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Hi I'm Angie

I've lived in 7 different countries. I'm married to my best friend. I'm the mother of 1.5 kids. I'm happy. I'm a Mormon

About Me

I am a wife. I met my husband the summer we both turned 15. He was the first boy I ever held hands with, and I am so happy that he will be the last. I am a mother. My little girl, Geneve, smiles like Quasimodo; every time her little eyes and nose scrunch up and her lips spread in a tooth-filled smile, I melt inside. My other little one is due in July 2012; according to babycenter.com, he/she is currently the size of a lemon. I am a student. Only 3 more credits stand between me and my BA in French, Spanish and Humanities. What will I do with this trove of knowledge? Teach? Travel? Translate? Talk to my children in Franglish and confuse their little minds? Maybe all of the above. I am a photographer. In the past two years, I've had a small but successful wedding photography business. Do I really get paid to attend weddings and eat cake and cream puffs? Yes I do. I am a traveler. From the age of one to eleven, my family lived in the United Kingdom. It was there that I caught the travel bug, and I've had a fever ever since. I've been very fortunate to visit dozens of countries across the globe; I even got to live in a few for an extended period of time: China, France, Switzerland, Luxembourg and England. More details: I believe in recycling. I am a shameless thrift store queen. I am debt free. I am an unconditional lover of all things Coldplay. I am passionate about French grammar. I love to chat with my hubby about solving the world's problems. I am genuinely happy.

Why I am a Mormon

I can't deny the way I feel when I'm living the principles taught in the Church of Jesus Christ of Latter-day Saints. I've tried both lifestyles, and the difference in how I feel is tangible. For example: as members of the church we are taught to pray daily. We are advised to talk frankly to our Heavenly Father, to ask him questions, and expect answers. There are periods in my life when I consistently do this, and there are times when I don't. Do I feel a difference in my life? Oh yes. Is life easier? Oh no, but I'm able to think more clearly, to handle what comes my way, and I can do it with a smile on my face. I'm a skeptic, a doubter, a pessimist (insert other synonyms of choice). Believing does not come naturally for me; I have to ask questions first. This posed many problems for me when I hit my teenage years. I began to question why I went to church every Sunday. I felt like a lemming for blindly following the beliefs and traditions of my family and friends. I realized that I had to undertake my own path of conversion. Though I wasn't sure about where this path would lead me, I was sure about one thing: there would be no middle ground. Either the Church of Jesus Christ of Latter-day Saints was true or it wasn't. It was either restored to the earth in modern times by God and his Jesus Christ, or it was a complete fraud. I was determined to find the answer. My answer took years to find. It was not a single event, but rather an experimental process that lead to the convictions that I have today. I simply put Mormonism to the test.: I lived the principles, I kept the commandments, I messed up often, I repented, I spoke to God through prayer, I asked questions, I found the answers in the Bible and Book of Mormon. Everything added up. Any humble seeker of truth will eventually come to this same realization concerning the Church of Jesus Christ of Latter-day Saints. It all adds up because it's the Savior's math; it is his church, his gospel, his way.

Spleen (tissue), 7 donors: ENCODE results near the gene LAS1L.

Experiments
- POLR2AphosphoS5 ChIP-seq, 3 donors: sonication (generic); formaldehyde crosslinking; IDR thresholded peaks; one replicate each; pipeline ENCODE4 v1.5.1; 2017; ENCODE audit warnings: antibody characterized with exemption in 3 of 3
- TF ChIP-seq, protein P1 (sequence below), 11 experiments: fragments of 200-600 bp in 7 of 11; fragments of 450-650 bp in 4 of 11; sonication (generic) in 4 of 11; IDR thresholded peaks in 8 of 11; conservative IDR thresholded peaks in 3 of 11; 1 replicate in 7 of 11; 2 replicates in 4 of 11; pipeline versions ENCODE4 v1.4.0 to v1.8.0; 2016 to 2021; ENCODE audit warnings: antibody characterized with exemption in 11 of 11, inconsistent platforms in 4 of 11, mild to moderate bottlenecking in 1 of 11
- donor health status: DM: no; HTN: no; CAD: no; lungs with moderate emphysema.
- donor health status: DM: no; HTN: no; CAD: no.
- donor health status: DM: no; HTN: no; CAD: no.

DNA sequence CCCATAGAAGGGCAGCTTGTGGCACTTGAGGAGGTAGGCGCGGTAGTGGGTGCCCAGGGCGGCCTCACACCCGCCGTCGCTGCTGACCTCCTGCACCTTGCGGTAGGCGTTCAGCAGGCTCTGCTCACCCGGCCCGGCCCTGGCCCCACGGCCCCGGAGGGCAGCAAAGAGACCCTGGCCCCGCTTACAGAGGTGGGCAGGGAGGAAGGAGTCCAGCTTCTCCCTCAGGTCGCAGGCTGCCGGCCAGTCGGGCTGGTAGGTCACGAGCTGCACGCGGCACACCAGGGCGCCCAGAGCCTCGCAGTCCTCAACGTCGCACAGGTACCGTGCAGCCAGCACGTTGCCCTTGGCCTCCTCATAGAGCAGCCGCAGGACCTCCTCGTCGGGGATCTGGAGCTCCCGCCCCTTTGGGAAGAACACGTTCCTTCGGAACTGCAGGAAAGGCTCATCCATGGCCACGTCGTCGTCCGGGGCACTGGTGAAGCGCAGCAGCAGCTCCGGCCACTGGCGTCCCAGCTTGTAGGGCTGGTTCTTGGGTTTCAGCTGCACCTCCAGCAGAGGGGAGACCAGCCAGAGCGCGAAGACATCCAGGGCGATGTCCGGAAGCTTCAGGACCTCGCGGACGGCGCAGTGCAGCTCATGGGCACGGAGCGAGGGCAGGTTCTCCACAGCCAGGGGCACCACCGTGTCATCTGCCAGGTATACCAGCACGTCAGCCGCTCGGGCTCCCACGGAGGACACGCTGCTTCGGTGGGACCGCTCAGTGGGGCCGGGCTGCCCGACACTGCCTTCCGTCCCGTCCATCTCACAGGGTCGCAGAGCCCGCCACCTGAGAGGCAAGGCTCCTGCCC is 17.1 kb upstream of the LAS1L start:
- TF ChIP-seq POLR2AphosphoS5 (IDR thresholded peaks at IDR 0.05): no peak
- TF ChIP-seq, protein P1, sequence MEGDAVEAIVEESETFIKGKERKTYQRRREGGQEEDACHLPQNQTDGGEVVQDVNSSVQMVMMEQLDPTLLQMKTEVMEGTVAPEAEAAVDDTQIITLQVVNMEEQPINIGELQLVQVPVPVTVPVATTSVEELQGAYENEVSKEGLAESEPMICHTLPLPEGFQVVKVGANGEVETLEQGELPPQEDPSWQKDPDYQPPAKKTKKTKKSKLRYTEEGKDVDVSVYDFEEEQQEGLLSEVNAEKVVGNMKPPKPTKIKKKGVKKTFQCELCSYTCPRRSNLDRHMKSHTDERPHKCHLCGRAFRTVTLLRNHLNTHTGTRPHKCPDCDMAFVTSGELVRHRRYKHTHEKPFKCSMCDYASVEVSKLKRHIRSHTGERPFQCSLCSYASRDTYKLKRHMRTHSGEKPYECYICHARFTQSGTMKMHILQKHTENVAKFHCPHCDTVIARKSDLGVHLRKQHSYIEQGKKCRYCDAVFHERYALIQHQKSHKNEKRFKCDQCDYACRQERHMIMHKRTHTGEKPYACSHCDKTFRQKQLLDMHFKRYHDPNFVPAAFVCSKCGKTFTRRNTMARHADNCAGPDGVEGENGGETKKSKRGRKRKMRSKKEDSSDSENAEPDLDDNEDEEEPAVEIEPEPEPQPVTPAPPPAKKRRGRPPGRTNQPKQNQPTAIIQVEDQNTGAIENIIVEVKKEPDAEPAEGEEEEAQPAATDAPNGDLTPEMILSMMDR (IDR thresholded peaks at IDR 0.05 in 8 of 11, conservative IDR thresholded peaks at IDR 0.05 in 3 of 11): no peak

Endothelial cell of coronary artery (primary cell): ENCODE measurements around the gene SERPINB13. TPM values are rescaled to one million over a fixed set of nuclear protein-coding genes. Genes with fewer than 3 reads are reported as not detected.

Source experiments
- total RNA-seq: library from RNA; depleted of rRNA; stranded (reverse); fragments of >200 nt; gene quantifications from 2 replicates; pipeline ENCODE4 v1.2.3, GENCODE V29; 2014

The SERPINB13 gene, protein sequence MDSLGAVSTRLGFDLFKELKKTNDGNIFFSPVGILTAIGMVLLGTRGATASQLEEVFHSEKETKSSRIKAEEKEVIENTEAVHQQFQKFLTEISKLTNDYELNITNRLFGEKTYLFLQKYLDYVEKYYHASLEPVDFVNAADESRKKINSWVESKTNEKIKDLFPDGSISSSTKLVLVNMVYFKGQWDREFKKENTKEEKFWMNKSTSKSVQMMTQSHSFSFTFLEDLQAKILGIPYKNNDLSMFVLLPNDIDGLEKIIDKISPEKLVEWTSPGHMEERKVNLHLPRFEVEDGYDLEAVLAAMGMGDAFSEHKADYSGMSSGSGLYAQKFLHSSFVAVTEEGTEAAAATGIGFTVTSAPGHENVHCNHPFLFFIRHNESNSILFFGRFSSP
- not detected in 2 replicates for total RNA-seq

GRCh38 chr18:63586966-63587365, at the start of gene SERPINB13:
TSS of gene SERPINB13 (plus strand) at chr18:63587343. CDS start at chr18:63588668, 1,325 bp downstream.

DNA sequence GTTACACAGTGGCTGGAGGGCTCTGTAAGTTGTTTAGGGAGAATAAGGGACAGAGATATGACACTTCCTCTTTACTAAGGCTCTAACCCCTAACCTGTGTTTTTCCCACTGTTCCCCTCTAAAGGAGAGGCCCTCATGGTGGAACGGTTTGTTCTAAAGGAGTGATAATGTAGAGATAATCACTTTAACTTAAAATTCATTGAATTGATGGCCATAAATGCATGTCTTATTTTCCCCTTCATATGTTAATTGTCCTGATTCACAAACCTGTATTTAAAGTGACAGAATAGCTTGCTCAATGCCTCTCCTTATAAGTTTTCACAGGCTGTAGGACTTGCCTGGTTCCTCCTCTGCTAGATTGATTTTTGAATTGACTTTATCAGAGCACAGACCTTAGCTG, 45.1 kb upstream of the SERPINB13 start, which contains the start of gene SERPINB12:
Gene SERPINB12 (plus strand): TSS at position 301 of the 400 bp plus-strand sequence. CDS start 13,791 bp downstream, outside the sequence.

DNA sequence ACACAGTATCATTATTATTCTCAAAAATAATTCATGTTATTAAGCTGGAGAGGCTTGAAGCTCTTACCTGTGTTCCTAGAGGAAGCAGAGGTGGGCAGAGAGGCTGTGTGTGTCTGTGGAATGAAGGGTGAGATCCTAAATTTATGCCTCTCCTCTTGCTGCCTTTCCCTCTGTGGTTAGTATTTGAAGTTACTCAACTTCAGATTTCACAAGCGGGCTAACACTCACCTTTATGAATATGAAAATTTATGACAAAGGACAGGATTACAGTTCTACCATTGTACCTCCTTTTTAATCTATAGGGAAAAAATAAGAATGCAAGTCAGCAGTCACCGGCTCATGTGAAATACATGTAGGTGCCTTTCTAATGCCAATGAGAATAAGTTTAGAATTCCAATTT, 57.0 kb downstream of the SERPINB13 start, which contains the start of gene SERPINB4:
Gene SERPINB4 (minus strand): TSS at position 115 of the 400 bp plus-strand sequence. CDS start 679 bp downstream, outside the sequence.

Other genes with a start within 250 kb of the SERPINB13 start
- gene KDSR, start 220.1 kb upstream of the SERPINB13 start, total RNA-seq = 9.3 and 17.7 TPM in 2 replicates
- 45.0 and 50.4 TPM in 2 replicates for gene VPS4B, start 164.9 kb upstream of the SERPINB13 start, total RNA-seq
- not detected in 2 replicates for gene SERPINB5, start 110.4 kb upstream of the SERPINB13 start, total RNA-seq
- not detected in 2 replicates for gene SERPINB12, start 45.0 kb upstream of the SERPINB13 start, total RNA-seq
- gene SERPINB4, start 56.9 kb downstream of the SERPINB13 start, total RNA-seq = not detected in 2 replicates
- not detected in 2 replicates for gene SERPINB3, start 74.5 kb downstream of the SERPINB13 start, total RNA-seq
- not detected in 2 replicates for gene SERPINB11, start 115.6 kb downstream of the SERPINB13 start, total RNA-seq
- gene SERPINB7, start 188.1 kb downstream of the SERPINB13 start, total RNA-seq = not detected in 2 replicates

How I live my faith

How do I live my faith? I try to live and love as Jesus Christ would. Here is an example of how I try do this: A few weeks before Christmas I had an unfortunate experience with a client. The customer failed to communicate with me concerning an upcoming event, and as a result I lost out on a large amount of money. My initial reaction was anger and sadness. I was deeply upset that this customer's carelessness had caused me such a financial loss. I contacted this customer and demanded an explanation for their behavior. As I awaited a response, I prayed to God that I would be able to see clearly, that I would be able to see their point of view and forgive them. When I received an unfriendly response from this client I doubled my prayers, begging the Lord to help me find peace with the situation. I deeply wanted to have a Christlike attitude about the whole thing. On Christmas Eve, I said a prayer before going to bed. Once more I asked God to help me love this person, to help me let go of my pain and anger. As I was sleeping the words from Henry W. Longfellow's song, "I Heard the Bells on Christmas Day" came to mind: "Peace on Earth, Goodwill to Men". When I awoke I was filled with love, Christlike love. It was a gift from God. I no longer had ill feelings towards this person, and I promptly wrote her an email asking for her forgiveness. I have yet to receive a response. That is how I live my faith: I try to love as the Savior loves. This is never an easy process, and it requires me to spend a lot of time on my knees talking with the Lord. But it is worth it. Why else am I here on Earth? I am not here to amass wealth, toys, fame, or prestige; I am here to become like Jesus Christ.